Syenite

Summary

Syenite
QAPF diagram that shows the quartz (Q), alkali feldspar (A), and plagioclase (P) composition of syenite
Leucocratic variety of nepheline syenite from Sweden (särnaite)

Syenite is a coarse-grained intrusive igneous rock with a general composition similar to that of granite, but deficient in quartz, which, if present at all, occurs in relatively small concentrations (< 5%). Some syenites contain larger proportions of mafic components and smaller amounts of felsic material than most granites; those are classed as being of intermediate composition. The volcanic equivalent of syenite is trachyte.[1]

Composition of syenites

The feldspar component of syenite is predominantly alkaline in character (usually orthoclase). Plagioclase feldspars may be present in small proportions, less than 10%. Such feldspars often are interleaved as perthitic components of the rock.

When ferromagnesian minerals are present in syenite at all, they usually occur in the form of hornblende, amphibole and clinopyroxene. Biotite is rare, because in a syenite magma the formation of feldspar consumes nearly all the aluminium. However less Al-rich phyllosilicates may be included, such as annite.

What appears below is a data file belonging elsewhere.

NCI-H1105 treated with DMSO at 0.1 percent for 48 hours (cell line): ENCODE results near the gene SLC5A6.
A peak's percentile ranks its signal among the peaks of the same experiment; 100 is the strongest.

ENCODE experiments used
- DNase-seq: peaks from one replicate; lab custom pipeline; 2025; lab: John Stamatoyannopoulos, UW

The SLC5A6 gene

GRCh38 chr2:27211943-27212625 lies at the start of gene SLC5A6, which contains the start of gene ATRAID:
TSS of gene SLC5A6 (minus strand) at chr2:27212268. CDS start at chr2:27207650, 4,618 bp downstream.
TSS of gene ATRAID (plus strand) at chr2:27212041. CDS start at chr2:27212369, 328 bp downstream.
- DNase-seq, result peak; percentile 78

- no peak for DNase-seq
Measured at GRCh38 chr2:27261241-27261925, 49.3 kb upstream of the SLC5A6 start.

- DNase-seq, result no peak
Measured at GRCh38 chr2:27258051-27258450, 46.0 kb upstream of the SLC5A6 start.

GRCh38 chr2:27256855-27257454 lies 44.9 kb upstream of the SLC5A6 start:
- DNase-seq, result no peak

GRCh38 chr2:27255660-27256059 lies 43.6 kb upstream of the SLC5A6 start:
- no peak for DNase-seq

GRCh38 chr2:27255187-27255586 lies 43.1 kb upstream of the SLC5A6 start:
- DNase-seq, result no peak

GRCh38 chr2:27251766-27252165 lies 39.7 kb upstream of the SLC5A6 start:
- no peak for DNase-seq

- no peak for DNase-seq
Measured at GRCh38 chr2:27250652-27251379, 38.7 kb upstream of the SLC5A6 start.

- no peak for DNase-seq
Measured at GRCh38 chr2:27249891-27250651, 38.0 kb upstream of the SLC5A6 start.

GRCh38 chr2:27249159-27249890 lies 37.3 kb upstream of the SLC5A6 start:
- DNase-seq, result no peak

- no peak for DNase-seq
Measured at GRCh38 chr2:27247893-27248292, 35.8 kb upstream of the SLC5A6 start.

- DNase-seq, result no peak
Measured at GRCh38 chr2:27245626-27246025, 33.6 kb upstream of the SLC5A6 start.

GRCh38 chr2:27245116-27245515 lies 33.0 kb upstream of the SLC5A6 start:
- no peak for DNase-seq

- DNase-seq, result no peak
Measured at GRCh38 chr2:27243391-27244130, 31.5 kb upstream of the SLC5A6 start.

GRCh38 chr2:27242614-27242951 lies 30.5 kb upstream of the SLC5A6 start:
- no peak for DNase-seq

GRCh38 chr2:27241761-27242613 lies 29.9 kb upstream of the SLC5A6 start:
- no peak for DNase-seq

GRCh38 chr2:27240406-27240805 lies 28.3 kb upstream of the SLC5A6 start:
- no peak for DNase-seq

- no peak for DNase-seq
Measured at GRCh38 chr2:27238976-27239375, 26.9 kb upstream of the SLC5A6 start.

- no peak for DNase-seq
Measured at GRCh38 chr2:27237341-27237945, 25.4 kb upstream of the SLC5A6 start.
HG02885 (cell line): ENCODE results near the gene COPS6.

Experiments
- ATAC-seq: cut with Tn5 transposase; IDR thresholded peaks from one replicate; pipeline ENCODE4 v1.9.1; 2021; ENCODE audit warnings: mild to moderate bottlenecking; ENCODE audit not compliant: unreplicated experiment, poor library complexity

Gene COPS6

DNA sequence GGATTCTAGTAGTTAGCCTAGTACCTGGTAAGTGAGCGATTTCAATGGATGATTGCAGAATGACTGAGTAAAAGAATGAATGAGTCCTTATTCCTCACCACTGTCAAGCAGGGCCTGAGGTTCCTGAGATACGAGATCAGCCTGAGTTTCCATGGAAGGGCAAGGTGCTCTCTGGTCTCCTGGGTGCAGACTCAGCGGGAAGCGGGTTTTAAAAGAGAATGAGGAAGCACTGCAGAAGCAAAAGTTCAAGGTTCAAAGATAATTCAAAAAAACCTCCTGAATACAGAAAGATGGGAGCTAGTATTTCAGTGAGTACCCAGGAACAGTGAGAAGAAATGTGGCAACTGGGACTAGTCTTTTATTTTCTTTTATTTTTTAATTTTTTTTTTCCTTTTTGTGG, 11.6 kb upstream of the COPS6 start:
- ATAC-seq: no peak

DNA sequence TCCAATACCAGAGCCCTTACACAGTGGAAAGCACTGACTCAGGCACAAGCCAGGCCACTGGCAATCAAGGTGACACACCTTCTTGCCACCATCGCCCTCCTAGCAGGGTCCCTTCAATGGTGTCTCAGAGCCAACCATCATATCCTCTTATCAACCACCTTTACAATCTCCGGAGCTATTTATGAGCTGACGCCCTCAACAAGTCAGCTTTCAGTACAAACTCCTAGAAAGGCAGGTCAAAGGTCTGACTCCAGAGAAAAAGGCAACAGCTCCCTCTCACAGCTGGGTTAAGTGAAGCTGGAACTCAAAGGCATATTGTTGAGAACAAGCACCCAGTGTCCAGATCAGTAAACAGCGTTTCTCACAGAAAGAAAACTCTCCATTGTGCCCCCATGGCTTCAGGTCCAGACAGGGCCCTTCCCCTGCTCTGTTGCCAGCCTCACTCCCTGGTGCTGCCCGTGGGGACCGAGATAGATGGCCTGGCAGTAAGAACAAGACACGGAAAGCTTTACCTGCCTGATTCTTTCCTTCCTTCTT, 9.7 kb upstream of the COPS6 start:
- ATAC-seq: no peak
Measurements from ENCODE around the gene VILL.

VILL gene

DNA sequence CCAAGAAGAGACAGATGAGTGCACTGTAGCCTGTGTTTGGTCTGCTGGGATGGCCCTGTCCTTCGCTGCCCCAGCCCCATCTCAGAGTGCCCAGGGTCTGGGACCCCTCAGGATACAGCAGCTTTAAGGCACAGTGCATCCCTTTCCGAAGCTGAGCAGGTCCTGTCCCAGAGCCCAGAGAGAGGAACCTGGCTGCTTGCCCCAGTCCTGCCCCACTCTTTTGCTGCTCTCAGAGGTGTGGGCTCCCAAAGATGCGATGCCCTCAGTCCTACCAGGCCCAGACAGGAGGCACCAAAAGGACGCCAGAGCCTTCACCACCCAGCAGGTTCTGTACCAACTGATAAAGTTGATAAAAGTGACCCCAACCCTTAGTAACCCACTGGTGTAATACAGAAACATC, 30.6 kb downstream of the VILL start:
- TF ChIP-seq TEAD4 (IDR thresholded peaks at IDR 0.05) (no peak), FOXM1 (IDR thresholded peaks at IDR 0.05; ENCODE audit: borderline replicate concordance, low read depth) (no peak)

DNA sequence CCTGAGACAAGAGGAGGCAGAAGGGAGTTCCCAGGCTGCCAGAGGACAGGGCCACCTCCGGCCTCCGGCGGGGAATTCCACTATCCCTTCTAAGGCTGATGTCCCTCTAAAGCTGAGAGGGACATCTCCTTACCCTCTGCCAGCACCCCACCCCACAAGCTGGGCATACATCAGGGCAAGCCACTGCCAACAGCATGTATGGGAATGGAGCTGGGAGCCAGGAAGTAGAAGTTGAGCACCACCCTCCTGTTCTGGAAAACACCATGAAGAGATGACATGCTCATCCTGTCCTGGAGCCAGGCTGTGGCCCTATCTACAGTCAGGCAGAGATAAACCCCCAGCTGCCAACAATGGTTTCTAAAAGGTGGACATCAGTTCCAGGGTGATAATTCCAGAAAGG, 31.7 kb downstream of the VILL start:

Other common accessory minerals are apatite, titanite, zircon and opaques.

Most syenites are either peralkaline with high proportions of alkali elements relative to aluminum, or peraluminous with a higher concentration of aluminum relative to alkali and earth-alkali elements (predominantly K, Na, Ca).

Formation of syenites

Syenites are products of alkaline igneous activity, generally formed in thick continental crustal areas, or in Cordilleran subduction zones. To produce a syenite, it is necessary to melt a granitic or igneous protolith to a fairly low degree of partial melting. This is required because potassium is an incompatible element and tends to enter a melt first, whereas higher degrees of partial melting will liberate more calcium and sodium, which produce plagioclase, and hence a granite, adamellite or tonalite.

At very low degrees of partial melting a silica undersaturated melt is produced, forming a nepheline syenite, where orthoclase is replaced by a feldspathoid such as leucite, nepheline or analcime.

Conversely in certain conditions, large volumes of anorthite crystals may precipitate from thoroughly molten magma in a cumulate process as it cools. This leaves a drastically reduced concentration of silica in the remainder of the melt. The segregation of the silica from the melt leaves it in a state that may favour syenite formation.

Occurrence of syenites

Boulders of syenite near Concord, North Carolina, c. 1910.

Syenite is not a common rock. Regions where it occurs in significant quantities include the following.

  • Paatusoq and Kangerluluk fjords in southeastern Greenland, where a bay within the latter (Syenitbugt) and a headland (Syenitnæs) are named after the rock.[7]

Etymology

The term syenite was originally applied to hornblende granite like that of Syene (now Aswan) in Egypt, from which the name is derived.

Episyenite